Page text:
# 1.4 – Solving Absolute Value Equations and Inequalities

Objectives

• Identify problems that require the use of absolute value.
• Transform absolute value problems into compound inequalities or equations.

Key Terms

• Absolute Value – a number’s distance from zero on a number line. ex. |3| = 3 and |-3| = 3 because both 3 and -3 are a total of 3 real spaces away from zero.
• Intersection – the set of numbers that appear in the solution sets of two inequalities.
• Union – the set of all solutions that are found in an or statement.

Notes

• Solve: |x| = 2

Answer: x represents a number 2 spaces from zero. It can be negative or positive; so, x = 2 OR x = -2. Both are correct answers.

• Steps to Solve an Absolute Value Equation

Step 1: If necessary, get the absolute value expression by itself on one side of the equation.

Step 2: Rewrite the absolute value equation as two separate equations: one positive and the other negative.

Step 3: Solve each equation separately.

Step 4: After solving, substitute your answers back into the original equation to verify that your solutions are valid.

• ex. |2x + 1| = 5
• Step 1: skip
• Step 2:
• a. 2x + 1 = 5
• b. -(2x + 1) = 5
* VERY IMPORTANT: the one that is negative NEEDS to have the negative sign outside of the parenthesis. You WILL distribute the negative sign to solve it in the next step.
• Step 3:
• a. 2x + 1 = 5 (subtract 1 on both sides)
2x = 4 (then divide by 2 on both sides)
x = 2
• b. -(2x + 1) = 5 (distribute the negative sign into the parenthesis)
-2x – 1 = 5 (add one to both sides)
-2x = 6 (then divide by -2 on both sides)
x = -3
• Step 4: Substitute the answers for x into the original equation and check for validity
• a. |2(2) + 1| = 5
|4 + 1| = 5
|5| = 5 (true)
• b. |2(-3) + 1| = 5
|-6 + 1| = 5
|-5| = 5 (true)

• No Solution
• a. Absolute value is ALWAYS positive, so there is no solution for |x| = -a (“a” is any real number) because absolute values can NEVER be negative.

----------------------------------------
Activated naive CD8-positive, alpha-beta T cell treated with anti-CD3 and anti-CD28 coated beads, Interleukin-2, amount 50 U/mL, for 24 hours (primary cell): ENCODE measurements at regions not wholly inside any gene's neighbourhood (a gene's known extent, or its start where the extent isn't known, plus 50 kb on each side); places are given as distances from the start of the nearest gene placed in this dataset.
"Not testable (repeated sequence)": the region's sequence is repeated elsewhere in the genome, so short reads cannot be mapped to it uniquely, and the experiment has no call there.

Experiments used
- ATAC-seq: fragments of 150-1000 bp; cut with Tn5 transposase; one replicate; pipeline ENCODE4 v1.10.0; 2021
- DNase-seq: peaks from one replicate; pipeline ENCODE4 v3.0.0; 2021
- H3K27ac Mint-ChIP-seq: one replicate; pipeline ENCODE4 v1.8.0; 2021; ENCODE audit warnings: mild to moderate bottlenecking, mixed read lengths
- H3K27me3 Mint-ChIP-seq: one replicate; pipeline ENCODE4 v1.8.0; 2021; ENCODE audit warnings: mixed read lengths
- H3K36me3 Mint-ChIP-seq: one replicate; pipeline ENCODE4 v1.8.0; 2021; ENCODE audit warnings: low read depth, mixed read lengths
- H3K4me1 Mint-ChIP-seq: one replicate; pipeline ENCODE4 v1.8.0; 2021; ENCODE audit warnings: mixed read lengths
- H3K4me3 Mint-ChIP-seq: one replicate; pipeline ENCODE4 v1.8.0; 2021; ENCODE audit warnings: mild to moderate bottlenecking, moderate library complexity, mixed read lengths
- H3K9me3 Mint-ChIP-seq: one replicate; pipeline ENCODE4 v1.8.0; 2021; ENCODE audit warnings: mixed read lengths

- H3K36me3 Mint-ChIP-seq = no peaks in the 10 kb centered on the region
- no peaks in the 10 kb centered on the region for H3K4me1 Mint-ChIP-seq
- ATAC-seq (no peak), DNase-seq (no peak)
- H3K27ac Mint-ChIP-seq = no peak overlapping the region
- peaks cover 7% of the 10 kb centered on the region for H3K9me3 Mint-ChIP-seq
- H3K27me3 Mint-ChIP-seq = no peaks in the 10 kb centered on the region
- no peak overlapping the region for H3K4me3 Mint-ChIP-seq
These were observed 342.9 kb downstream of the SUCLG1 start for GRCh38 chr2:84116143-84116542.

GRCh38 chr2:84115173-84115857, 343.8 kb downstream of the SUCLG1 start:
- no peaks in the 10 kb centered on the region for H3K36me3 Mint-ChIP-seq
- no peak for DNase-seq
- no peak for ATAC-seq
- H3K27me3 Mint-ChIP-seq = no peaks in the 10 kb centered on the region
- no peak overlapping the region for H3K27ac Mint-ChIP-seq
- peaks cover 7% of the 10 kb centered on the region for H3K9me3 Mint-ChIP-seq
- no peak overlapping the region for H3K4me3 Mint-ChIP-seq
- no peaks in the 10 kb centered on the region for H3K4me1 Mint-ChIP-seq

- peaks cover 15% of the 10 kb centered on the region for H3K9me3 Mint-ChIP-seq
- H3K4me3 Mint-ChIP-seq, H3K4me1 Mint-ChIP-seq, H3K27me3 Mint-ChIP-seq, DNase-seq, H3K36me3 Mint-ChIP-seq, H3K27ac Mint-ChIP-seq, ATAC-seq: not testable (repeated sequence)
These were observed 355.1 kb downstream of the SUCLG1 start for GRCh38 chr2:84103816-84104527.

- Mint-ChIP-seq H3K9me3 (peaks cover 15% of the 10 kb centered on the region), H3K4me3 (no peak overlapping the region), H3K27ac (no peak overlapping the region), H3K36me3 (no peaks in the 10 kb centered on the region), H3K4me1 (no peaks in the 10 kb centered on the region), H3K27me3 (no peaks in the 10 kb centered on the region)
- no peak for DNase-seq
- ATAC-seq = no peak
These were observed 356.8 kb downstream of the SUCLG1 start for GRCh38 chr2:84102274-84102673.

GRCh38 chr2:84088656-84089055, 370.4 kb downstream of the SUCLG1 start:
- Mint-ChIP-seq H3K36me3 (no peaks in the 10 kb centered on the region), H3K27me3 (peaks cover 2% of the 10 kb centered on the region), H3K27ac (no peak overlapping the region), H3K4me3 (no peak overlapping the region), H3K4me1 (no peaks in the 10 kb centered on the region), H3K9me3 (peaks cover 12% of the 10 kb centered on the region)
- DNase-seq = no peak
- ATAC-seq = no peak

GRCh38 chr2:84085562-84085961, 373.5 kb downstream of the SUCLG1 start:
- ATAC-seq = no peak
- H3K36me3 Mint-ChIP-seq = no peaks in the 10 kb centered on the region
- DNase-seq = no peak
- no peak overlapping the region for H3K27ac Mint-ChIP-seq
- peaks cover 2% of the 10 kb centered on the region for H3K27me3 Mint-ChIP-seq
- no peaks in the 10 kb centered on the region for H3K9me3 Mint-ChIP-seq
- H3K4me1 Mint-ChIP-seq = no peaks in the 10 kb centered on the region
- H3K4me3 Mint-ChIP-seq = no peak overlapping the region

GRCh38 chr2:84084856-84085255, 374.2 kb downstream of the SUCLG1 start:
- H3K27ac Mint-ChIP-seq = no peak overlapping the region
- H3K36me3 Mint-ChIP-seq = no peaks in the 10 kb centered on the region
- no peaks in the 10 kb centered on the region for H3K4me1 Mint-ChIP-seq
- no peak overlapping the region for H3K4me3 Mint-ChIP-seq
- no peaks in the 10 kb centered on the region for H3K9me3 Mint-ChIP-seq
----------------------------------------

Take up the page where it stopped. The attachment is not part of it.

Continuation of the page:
• ex. 2•|3x – 9| = -6
• Divide both sides by 2 and see if the right side is still a negative: |3x – 9| = -3
• Since the right side is -3 (a negative integer), the absolute value has NO solutions because it can’t equal a negative number.
• b. When you substitute answers back in to check for validity, one may not work out.
• ex. |x – 3| = x + 2
• a. x – 3 = x + 2 (subtract x on both sides)
-3 = 2 (false, impossible: no solution)
• b. -(x – 3) = x + 2 (distribute the negative sign)
-x + 3 = x + 2 (add x to both sides)
3 = 2x + 2 (subtract 2 on both sides)
1 = 2x (divide by 2 on both sides)
1/2 = x (true, one solution)
• Absolute Value Inequalities: Greater Than Signs ( > ): OR
• The solution to the inequality is EITHER / OR, not both (so do NOT use the word: AND).
• Step 1: |x| > 3
• Remember to set this up as a positive and negative (using parenthesis):
• a. x > 3
• b. -(x) > 3 … so, -x > 3 (divide by -1 on both sides and FLIP the sign)
• Step 2:  Rewrite the answer where x is positive:  x < -3  OR  x > 3
• Step 3: Graph

• Absolute Value Inequalities: Less Than Signs ( < ): AND
• The solution to the inequality is between the positive and negative values: AND (you can write “or,” but AND is more appropriate).
• Step 1: |x| > 3
• Remember to set this up as a positive and negative (using parenthesis):
• a. x < 3
• b. -(x) < 3 … so, -x < 3 (divide by -1 on both sides and FLIP the sign)
• Step 2:  Rewrite the answer where x is positive:  x < 3  AND  x > -3, but the best way to write this is: -3 < x < 3
• You will sometimes still see this written with OR: x < 3 or x > -3, but if you graph it, you will see why it is AND.
• Step 3: Graph

• Cheat Sheet: If “a” is any real number:
• |x| < -a is NEVER true (no solution) b/c absolute value is always positive
• |x| > -a is ALWAYS true (all real numbers) b/c absolute value is always positive and positive is greater than negative.
• |x| > +a is SOMETIMES true (some solutions will work, but not others)
• |x| < +a is ALWAYS true (solutions will be between -a and +a values)

• Real World Example
• The ideal length of a particular metal rod is 20.5 cm.
• The measured length may vary from the ideal length by at most 0.045 cm.
• What is the range of acceptable lengths for the rod?
• Setup:  | x – 20.5 | ≤ 0.045 (use a negative sign in the setup b/c you are looking for the difference!
• Create both inequalities (positive and negative):
• a. (x – 20.5) ≤ 0.045
• b. – (x – 20.5) ≤ 0.045 which is simplified to:  -x + 20.5 ≤ 0.045
• Solve both inequalities with an AND result
• So, the range is between the two values: 20.455  ≤  x  ≤  20.545